Tuesday, April 28, 2015

"Finally!... The final track plan."

As a first-time layout builder I may have been a bit naïve in my expectations for the extent of the Old Main Line that I could model. After substantial research, I originally anticipated depicting the 90 miles between Baltimore, MD and Harper's Ferry, WV until an experienced modeler confided that I may want to consider Z scale, or else move my family to a warehouse. Several iterations later, I had reluctantly reduced my vision down to an 18 mile stretch between Ilchester and Sykesville, or for non-math majors, just 20% of my original intent.

My hand-drafted track plan is drawn @ 1"=1' and is pictured below. Minimum radius is 30". I plan to use Micro Engineering code 83 flex track and #6 turnouts with Midwest Products cork roadbed. Apologies for the difficulty some may have reading the full plan due to a lack of contrast. But the additional close ups of the key Layout Design Elements are more easily understood.

The track plan adheres to the 1959 valuation map exactly and includes all iconic scenes and key operational aspects for the chosen Layout Design Elements within this stretch of the Old Main Line. Room size is 15' x 21'.

The iconic tunnel/bridge/depot scene is replicated at Ilchester as trains enter the layout from staging. The two spurs are a team track and coal trestle for the Bartgis Bros. paper mill on the other side of the river depicted just west of here. The deck depth here is 20".

The eastern end of Ellicott City includes the set-out yard  and spur over the trestle to the flour mill. A team track for downtown businesses is next to the freight house. The iconic depot is next to the much-photographed overpass. Deck depth here is 28".

The west end of Ellicott City includes the Talbott Coal & Lumber dealer across from the famous hotel. Oella's LDEs are compressed into Ellicott City to create critical mass here and to gain separation elsewhere. In actuality, Oella is less than a mile up the river.

Oella's company houses and textile mill are prototypically depicted on the wrong side of the river with access via a pitched girder bridge. Included is a trailing turnout whose historical existence has been hotly debated.

The textile mill complex at Daniels gains separation from the Dickey mill via a long approach spur hugging the side of the river and past company houses before reaching the river again which surrounds the complex.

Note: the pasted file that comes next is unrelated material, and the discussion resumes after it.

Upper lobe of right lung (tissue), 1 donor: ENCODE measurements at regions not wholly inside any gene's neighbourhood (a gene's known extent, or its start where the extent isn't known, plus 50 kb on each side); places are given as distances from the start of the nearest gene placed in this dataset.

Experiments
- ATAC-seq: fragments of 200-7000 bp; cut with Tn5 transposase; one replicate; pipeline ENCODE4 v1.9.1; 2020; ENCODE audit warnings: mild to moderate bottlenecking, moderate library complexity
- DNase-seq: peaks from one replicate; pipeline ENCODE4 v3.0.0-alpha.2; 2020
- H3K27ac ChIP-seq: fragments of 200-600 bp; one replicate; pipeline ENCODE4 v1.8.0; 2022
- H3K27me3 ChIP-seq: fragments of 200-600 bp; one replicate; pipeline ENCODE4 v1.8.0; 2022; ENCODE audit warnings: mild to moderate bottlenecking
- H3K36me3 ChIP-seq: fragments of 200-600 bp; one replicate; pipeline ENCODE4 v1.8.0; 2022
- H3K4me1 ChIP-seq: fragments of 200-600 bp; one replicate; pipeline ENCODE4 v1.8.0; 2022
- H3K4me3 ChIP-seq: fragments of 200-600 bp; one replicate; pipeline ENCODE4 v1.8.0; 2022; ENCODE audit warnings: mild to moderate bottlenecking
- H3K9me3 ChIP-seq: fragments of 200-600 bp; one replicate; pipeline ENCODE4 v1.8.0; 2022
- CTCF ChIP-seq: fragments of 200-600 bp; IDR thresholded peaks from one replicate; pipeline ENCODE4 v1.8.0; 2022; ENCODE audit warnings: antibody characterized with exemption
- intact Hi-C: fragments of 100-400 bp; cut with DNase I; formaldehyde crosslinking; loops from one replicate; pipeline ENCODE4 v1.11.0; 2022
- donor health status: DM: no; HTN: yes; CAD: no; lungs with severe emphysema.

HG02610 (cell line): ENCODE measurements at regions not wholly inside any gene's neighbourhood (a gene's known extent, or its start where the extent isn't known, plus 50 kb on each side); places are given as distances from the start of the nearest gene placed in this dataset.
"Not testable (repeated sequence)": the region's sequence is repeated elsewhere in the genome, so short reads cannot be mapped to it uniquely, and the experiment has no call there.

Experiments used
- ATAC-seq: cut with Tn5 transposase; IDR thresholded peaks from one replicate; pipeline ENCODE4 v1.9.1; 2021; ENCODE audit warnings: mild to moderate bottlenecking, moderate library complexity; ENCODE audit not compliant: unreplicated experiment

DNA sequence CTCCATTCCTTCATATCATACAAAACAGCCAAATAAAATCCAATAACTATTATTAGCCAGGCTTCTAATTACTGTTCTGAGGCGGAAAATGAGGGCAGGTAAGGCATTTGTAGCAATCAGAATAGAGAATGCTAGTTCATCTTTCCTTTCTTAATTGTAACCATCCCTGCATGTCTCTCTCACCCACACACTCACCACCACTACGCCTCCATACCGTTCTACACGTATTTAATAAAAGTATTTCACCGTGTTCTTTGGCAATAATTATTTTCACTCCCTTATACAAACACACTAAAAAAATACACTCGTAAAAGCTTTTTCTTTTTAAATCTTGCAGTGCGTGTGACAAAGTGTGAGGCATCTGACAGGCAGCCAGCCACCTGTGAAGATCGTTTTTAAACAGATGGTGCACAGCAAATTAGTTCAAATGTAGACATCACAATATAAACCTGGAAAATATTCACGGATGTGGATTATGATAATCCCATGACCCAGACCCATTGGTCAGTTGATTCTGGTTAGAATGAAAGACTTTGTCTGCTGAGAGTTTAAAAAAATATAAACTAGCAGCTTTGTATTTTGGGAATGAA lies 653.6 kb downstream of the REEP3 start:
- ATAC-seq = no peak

The farm community of Sykesville is reached from Daniels after the Davis siding at the end of the peninsula and serves such industries as the Maryland Milling Supply, Farm & Home Supply and Standard Oil before exiting the layout into staging via the Sykesville tunnel. Depth is 20".

While the layout's track configuration is spot-on and the iconic LDEs are pretty accurately depicted, the separation has left me dissatisfied and pretty bummed. Still too much prototype? C'mon!
The goal is to have a mix of switching activities, plus some lazy enjoyment watching through-trains traverse the scenes, while also complicating the switching chores. Local freights would be between 6-12 cars, while through trains would be 16-18 cars.
What to do? I'll follow up with some considered changes and some actual ones in the coming weeks ahead. But I'm also open to some dialog, so don't be shy in the comments section. See you next with a bit of a Public Service Announcement.  

A little help! If the proposed final track plan does not provide adequate separation between LDE's, the best possible solution is:
A) Eliminate one or two researched, studied and beloved LDE's.
B) Expand the single deck layout into adjacent  living spaces.
C) Convert the single deck layout into a multi-deck layout.
D) You're screwed my friend. Change to N scale.


  1. Two questions - what will be the typical train length, and how much do you want to see trains running the main vs. switching the towns? I think how honestly you can answer those questions will determine if you have too many towns/LDEs. If trains are so long that they 'overhang' the town by a significant enough margin to be in the neighboring LDE, then maybe there are too many towns unless you can truly focus on that town and mentally exclude the overlap. That leads to the second question - if the focus is more on servicing the towns then the distance between matters less. If you just want to watch 'em roll or enjoy purely scenic elements more than switching, (or need to include a signature scenic feature) then you may have too many towns. My 3 cents.

  2. Thanks Galen... excellent reminders that I omitted some key points which I have now added to the body of the post... I'd like a mix of switching locals and watching long coal trains run through... locals could be a handful of cars up to about 10-12... the coal drags should probably be about 16-18 cars... would be happy with ops sessions of 3-5 guys for a couple of hours... no endurance events for the masses are necessary here... but the biggest issue for me is that it is very hard to know exactly what you want, and what the ramifications are, when you're a first time layout builder.